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Pianist Keith Javors, who is now an assistant professor of Jazz Studies at the University of North Florida in Jacksonville, recorded this set of his original compositions more than three years ago in Marquette, Michigan, with “deep gratitude and respect to [his] musical heroes: Benny Green, Mulgrew Miller, Herbie Hancock and the late Kenny Kirkland.” Javors, who is clearly a talented musician, has absorbed many of their more adaptable notions and added a few wrinkles of his own to produce a colorful studio session of straight-ahead jazz that leaps and dances with boldness and finesse.
Javors is ably reinforced by bassist Lou Smoltz and drummer Alex Brooks and escorted on all but two selections by alto saxophonist Dane Bays whose nimble phrasings call to mind such other contemporary hard-boppers as Antonio Hart, Kenny Garrett, Vincent Herring and Bobby Watson. Javors, Smoltz and Brooks make it a trio on the fast-paced “Mulgrew Said” and toe-tapping “I’m Not Judas.”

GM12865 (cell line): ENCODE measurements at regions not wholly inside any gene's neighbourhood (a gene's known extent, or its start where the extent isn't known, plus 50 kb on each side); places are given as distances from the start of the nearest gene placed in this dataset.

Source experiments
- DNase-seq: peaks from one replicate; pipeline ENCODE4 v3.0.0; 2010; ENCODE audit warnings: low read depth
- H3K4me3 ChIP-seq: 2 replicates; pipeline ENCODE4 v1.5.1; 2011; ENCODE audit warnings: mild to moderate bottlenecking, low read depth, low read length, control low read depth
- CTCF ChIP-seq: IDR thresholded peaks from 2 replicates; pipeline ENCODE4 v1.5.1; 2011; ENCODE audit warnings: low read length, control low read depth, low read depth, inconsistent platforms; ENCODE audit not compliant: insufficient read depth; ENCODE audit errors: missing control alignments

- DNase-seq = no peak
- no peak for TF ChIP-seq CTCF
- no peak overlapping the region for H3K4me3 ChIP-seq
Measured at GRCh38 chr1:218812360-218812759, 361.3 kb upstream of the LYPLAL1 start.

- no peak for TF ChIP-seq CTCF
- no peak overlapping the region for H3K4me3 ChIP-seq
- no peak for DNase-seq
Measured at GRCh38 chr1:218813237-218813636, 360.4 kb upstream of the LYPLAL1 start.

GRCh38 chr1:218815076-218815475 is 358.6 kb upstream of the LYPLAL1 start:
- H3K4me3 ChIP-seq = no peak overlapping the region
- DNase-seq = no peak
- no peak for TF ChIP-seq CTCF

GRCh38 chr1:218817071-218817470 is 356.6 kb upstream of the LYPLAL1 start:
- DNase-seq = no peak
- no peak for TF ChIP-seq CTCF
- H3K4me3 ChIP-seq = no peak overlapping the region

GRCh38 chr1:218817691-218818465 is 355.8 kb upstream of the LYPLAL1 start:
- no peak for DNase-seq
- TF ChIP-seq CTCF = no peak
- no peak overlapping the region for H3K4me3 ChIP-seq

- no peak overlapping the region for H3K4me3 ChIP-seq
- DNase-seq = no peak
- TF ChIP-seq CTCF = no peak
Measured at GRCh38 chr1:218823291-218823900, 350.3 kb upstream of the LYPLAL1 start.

As is true of most albums made up entirely of original songs, there’s nothing here that one is likely to hum afterward. On the other hand, Javors’ compositions are invariably well-framed with enough depth and variation to hold one’s interest, as are his robust improvisations. An admirable studio date by an unknown but accomplished foursome, marred only by its penurious 45:16 playing time.
Contact: www.javors.com; e-mail email@example.com
Track Listing: Zach; Mulgrew Said; Sevens; February
Personnel: Keith Javors, piano; Dane Bays, alto saxophone (except 2, 6); Lou Smoltz, bass;
Alex Brooks, drums.
The best show I ever attended was going with my father to see Dizzy Gillespie play at the Royal Festival Hall in London, England. Dizzy was a man full of charisma and play. He managed to get four different sections of the audience to sing four different vocal parts in one song
The best show I ever attended was going with my father to see Dizzy Gillespie play at the Royal Festival Hall in London, England. Dizzy was a man full of charisma and play. He managed to get four different sections of the audience to sing four different vocal parts in one song. He captured everyone's attention and got us all up on our feet dancing alongside him to this incredible music we call jazz.